Facebook-owned Oculus took to the stage to announce at Oculus Connect 2 the future of its anticipated virtual reality headset. Many consider VR to be the future of video games, so the world was watching to see exactly what the company would reveal. The first major thing that Oculus announced was that it will be making it easy for consumers to buy a computer that can support the headset. The Oculus Ready PC program will make it so gamers can quickly see PCs that meet the recommended settings. These settings are 8GB RAM, an Intel i5 processor, and an NVIDIA GTX 970 / AMD 290 GPU. Approved systems will be marked with a distinctive Oculus sticker, similar to Microsoft’s “Windows 10 Ready” stickers used earlier this year.
Life has been anything but a train wreck lately for Amy Schumer. Not only did the actress win an Emmy on Sunday night, Simon & Schuster imprint Gallery Books confirmed today that it has struck a deal with Schumer to publish her upcoming memoir. Sources tell THR that the agreement includes a $9 million advance. With a working title of The Girl With the Lower Back Tattoo, the book will reportedly be a collection of comical essays about Schumer’s childhood, family, and feminist viewpoints. Gallery Books revealed in a statement that it also “will feature personal and observational stories from Schumer that range from the raunchy to the romantic, the heartfelt to the harrowing.” No release date has been announced, but the memoir is expected be published in the fall of 2016.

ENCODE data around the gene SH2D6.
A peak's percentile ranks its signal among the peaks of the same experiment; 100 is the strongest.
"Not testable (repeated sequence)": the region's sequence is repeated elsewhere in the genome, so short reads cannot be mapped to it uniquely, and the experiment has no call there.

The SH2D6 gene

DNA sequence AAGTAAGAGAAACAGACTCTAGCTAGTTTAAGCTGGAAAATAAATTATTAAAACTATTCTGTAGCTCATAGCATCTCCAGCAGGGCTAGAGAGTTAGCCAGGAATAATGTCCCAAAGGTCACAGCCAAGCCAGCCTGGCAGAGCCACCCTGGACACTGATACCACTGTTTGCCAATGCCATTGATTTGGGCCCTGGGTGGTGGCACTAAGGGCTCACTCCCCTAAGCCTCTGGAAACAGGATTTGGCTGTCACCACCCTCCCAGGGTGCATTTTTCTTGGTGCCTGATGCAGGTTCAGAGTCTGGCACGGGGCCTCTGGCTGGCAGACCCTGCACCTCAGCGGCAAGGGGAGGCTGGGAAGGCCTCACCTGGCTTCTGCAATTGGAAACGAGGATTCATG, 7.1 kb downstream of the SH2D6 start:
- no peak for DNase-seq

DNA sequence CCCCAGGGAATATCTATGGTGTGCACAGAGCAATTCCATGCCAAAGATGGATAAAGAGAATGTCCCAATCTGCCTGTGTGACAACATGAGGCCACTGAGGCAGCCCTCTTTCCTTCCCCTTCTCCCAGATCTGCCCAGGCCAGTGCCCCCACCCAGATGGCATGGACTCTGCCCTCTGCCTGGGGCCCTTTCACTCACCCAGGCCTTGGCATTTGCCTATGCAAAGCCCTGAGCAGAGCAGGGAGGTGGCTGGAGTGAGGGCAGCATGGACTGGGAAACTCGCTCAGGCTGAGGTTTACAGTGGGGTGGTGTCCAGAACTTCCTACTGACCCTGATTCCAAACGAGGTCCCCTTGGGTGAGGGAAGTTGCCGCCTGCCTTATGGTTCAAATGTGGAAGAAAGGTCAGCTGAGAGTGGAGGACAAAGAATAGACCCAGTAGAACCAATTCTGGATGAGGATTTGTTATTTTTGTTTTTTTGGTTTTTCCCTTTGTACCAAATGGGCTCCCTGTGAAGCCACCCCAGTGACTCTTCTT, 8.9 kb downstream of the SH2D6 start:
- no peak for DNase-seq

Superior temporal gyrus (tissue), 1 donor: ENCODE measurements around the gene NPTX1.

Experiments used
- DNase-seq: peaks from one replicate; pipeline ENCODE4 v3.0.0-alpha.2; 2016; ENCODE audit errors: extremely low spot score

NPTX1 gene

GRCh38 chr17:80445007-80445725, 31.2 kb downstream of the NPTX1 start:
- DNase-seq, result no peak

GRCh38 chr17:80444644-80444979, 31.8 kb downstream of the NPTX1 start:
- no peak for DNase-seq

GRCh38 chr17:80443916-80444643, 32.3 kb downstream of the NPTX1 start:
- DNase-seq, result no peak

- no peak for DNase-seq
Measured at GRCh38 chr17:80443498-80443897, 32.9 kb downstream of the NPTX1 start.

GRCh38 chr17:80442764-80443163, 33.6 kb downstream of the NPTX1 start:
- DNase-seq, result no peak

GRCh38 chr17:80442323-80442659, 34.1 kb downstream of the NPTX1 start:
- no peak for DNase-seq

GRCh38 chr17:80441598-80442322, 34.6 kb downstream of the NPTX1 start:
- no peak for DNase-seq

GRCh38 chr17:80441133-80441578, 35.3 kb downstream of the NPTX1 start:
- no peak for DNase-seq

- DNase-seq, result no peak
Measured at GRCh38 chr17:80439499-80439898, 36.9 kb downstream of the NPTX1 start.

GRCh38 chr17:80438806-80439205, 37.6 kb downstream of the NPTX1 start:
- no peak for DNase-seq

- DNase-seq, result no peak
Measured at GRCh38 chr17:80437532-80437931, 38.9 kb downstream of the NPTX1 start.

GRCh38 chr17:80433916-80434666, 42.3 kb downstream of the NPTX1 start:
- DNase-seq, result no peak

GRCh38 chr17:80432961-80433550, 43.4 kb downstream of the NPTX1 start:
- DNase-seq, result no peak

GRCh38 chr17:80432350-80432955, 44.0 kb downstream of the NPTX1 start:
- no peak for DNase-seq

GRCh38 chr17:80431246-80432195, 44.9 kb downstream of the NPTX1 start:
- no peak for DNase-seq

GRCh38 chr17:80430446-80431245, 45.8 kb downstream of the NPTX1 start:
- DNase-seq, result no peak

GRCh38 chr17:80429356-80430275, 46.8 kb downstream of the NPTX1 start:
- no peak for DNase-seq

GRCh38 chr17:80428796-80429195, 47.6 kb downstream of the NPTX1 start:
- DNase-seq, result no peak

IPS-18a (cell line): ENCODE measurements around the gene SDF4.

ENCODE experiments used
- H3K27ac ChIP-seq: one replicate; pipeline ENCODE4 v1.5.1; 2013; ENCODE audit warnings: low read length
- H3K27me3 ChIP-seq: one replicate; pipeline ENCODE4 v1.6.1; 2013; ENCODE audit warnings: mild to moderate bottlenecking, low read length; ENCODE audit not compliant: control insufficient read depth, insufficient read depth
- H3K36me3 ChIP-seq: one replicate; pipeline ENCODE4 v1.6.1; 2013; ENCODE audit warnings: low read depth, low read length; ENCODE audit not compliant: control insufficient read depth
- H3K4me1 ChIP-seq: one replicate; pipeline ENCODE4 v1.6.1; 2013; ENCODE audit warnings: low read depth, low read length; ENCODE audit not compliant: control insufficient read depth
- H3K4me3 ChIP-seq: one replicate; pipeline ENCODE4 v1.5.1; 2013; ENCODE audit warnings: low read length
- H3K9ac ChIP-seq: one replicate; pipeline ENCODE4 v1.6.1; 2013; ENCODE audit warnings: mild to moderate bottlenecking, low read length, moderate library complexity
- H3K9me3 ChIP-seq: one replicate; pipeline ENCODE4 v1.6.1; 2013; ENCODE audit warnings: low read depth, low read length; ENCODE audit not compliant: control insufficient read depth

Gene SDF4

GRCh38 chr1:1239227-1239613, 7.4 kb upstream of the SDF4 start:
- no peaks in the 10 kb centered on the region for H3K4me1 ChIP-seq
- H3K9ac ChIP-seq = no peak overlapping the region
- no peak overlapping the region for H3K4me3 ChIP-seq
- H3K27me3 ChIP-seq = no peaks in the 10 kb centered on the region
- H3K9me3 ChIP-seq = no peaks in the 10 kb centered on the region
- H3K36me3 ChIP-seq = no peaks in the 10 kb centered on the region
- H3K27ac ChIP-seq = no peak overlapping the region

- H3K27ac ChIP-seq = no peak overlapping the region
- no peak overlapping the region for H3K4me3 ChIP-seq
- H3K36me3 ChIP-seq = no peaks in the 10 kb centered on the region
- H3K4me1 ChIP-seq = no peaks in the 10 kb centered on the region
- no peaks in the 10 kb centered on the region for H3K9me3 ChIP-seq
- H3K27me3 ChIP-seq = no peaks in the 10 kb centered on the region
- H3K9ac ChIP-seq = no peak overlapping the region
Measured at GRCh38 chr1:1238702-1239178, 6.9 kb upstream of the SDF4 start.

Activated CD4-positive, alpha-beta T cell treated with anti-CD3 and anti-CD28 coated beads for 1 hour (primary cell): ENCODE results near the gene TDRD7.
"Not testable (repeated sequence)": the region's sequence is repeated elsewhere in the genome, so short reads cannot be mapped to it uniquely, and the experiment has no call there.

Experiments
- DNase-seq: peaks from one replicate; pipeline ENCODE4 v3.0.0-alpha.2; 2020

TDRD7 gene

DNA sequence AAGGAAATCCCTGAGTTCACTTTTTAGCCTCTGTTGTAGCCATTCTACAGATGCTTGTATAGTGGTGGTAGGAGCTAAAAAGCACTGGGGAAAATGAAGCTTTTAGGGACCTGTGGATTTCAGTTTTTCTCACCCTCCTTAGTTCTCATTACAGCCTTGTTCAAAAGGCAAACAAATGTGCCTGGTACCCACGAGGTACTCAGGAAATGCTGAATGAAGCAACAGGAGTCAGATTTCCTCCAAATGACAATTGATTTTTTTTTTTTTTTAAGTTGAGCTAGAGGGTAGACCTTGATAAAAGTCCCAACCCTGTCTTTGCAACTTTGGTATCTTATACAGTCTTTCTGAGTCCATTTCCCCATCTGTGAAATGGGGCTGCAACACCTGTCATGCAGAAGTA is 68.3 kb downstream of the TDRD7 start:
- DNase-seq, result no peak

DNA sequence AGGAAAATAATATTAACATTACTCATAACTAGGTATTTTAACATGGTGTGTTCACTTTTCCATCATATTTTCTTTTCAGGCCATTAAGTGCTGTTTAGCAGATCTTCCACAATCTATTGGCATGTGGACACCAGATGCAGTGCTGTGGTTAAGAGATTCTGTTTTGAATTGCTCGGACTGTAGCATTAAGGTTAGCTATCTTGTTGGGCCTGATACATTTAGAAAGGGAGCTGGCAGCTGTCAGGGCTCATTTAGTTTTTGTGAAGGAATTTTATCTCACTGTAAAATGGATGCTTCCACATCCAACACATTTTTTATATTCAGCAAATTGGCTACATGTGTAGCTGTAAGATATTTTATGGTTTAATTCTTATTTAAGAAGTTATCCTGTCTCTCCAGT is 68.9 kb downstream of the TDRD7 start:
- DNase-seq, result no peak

Fresh off a successful night at the Emmys, Amazon Studios is ready to add to its growing pool of original content. The online retail giant will launch its fall pilot season in the coming months, featuring six projects. Amazon announced the lineup Wednesday, and shared the names of the high-profile players involved with the pilots. It’s a varied and intriguing lineup, to say the least. The pilots set to debut are Edge, a western set in the post-Civil War era; Highston, a comedy about a 19-year-old who disagrees with his parents’ belief that he needs psychiatric help; Good Girls Revolt, the story of several young female researchers fighting to be treated fairly; One Mississippi, a dark comedy about a woman coping with the sudden loss of her mother; Z, a bio-series pilot based on the life of ’20s icon Zelda Sayre Fitzgerald; and Patriot, a political thriller about an intelligence officer tasked with keeping Iran from going nuclear. Highston, One Mississippi, and Z will all be half-hour pilots, while Edge, Good Girls Revolt, and Patriot will each be hour-long pilots.